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With Plenty of Cheap Gas, It's Good to Be A Pipeline, Again

An abundance of natural gas and consequent low prices have helped turn the tide for long-haul pipelines. Where once there was worry, now there is opportunity, according to an analysis by U.S. Capital Advisors.

The fundamentals for long-haul U.S. pipelines "...are better across the board and the best we have seen in five years," U.S. Capital analyst Becca Followill and her colleagues said in their latest assessment of the sector.

According to 2014 data, aggregate earnings before interest, taxes, depreciation and amortization were up 5.8%, or about $400 million, from 2013, making for a second year of improvement. Return on equity climbed to 12.1% from 10.8% in 2013. That's the first increase the firm has seen in five years, U.S. Capital said.

Throughputs increased 6.9% last year on U.S. gas demand that increased 2.6%. The fastest-growing pipelines were Transcontinental Gas Pipeline (Transco), Tennessee Gas Transmission and Texas Eastern Transmission, all of which have exposure to the Marcellus Shale.

With plenty of gas coming from Appalachia and the promise of more, particularly from the emerging Utica Shale, Pipelines will have plenty of product to move.

"The dry gas Utica is just going to be massive," Followill told NGI, adding that the Marcellus "still has potential. It's some of the lowest-cost gas in the whole country."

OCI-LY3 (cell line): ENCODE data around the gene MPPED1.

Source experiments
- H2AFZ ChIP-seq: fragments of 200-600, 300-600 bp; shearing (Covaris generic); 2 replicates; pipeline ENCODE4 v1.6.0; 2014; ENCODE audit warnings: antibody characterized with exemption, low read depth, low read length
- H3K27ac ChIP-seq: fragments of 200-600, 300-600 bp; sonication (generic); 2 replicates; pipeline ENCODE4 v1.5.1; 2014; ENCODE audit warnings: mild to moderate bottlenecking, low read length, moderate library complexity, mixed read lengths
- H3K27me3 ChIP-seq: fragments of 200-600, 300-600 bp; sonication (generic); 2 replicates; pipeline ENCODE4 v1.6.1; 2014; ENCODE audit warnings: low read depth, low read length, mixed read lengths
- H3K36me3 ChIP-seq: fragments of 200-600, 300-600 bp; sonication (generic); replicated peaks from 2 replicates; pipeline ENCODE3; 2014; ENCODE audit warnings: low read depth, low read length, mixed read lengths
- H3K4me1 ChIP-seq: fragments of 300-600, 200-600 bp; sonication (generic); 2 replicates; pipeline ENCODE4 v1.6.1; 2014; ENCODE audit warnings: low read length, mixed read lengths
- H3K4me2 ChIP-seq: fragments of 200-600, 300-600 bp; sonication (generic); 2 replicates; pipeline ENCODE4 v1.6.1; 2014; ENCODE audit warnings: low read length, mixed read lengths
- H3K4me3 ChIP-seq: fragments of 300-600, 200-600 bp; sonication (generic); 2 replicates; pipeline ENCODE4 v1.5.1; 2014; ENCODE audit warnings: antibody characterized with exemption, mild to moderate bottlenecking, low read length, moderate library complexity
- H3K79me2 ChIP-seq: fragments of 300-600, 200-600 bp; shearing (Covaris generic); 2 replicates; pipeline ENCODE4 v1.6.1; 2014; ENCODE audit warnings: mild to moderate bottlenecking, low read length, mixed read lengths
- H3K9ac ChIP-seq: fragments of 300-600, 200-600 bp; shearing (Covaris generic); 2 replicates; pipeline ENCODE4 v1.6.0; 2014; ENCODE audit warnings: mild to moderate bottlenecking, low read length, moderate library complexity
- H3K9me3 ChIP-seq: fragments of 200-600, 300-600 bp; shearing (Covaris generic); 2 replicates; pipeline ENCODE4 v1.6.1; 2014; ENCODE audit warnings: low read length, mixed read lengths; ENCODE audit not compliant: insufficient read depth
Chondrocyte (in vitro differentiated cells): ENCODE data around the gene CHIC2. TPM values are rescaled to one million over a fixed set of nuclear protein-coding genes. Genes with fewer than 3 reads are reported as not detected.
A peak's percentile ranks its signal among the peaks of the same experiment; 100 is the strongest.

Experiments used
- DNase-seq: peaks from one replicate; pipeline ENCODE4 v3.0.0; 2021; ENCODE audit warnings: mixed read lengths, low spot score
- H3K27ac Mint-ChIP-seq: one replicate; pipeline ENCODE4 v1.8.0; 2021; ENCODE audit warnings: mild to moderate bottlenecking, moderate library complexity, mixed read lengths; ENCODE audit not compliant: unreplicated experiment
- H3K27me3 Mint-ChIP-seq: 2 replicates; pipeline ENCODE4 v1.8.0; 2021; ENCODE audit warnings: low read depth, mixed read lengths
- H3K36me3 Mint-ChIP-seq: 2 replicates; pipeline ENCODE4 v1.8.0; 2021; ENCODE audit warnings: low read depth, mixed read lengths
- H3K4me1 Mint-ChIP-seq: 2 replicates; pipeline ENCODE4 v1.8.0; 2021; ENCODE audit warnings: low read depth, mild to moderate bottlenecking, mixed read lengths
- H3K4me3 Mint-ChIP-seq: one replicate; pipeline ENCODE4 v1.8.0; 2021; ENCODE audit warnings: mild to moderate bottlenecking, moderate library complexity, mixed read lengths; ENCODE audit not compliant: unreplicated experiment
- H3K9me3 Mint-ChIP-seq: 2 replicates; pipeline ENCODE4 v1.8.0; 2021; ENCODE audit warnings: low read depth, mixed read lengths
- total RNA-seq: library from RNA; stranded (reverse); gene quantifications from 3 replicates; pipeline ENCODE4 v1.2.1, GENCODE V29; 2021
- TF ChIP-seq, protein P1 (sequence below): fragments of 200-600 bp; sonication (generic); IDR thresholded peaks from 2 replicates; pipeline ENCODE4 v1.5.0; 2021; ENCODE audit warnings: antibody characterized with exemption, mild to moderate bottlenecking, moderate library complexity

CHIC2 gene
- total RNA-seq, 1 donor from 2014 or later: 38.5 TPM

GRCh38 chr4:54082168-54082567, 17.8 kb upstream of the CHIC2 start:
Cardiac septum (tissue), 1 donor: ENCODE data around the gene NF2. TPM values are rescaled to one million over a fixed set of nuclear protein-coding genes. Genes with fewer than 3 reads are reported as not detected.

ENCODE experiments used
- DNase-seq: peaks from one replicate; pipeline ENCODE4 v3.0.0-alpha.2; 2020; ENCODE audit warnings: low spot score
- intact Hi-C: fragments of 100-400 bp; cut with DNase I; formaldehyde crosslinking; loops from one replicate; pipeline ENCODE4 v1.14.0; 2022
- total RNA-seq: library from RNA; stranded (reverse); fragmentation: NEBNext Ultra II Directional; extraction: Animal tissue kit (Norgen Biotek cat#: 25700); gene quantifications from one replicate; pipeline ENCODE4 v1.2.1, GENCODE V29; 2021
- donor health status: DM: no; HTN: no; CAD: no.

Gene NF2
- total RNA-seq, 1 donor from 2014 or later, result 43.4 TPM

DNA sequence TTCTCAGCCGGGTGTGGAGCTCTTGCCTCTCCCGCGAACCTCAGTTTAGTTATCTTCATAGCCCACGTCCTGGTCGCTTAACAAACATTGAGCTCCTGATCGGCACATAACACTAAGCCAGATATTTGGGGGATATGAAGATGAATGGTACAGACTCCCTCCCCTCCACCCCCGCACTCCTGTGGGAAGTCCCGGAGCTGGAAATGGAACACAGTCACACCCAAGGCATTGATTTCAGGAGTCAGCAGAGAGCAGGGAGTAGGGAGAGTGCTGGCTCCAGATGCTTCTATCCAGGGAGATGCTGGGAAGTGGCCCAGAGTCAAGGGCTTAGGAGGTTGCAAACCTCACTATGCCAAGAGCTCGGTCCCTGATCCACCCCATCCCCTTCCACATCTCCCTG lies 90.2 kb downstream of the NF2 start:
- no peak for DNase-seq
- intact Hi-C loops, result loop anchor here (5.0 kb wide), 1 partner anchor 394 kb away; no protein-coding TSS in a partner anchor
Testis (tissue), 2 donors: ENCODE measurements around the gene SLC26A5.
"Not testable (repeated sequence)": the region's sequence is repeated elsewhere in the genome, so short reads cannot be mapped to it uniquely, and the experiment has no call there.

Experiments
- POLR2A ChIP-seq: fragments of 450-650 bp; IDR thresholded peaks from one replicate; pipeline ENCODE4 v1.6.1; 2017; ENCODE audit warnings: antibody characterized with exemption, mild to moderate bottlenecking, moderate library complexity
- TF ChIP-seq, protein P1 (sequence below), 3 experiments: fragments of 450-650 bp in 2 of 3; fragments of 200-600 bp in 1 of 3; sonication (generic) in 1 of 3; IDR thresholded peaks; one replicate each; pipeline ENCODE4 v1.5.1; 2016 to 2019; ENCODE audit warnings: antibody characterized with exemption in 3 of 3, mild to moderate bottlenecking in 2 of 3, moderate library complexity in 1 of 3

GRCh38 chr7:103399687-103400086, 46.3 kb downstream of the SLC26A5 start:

When U.S. Capital looked closely at Appalachia infrastructure for a report about a year ago, the view was that there was probably going to be an overbuild of pipeline capacity, Followill said Thursday. With recent high-producing Utica wells, "...I'm not sure that's the case," she said. Since the report, there haven't been too many incremental capacity projects added to the roster relative to the firm's outlook for production, she said.

U.S. Capital also found that the average contract life of the pipelines considered is 1.8 years longer than one year ago. "With new long-term contracted projects coming online over the next several years, we would expect average life to continue to lengthen," the analysts said.

During earnings conference calls, executives frequently talk up the size of their project backlogs. For the first time in this annual analysis, U.S. Capital looked at pipeline company project backlogs as a percent of rate base and found that the top four were Columbia Gulf Transmission, Tennessee, Trunkline and then Transco.

In years past, there was concern where today there is enthusiasm. Investor worries used to include risk associated with changing gas flows and a more heavy-handed Federal Energy Regulatory Commission, according to U.S. Capital. For long-haul pipelines today, growth opportunities have replaced uncertainty, the analysts found.

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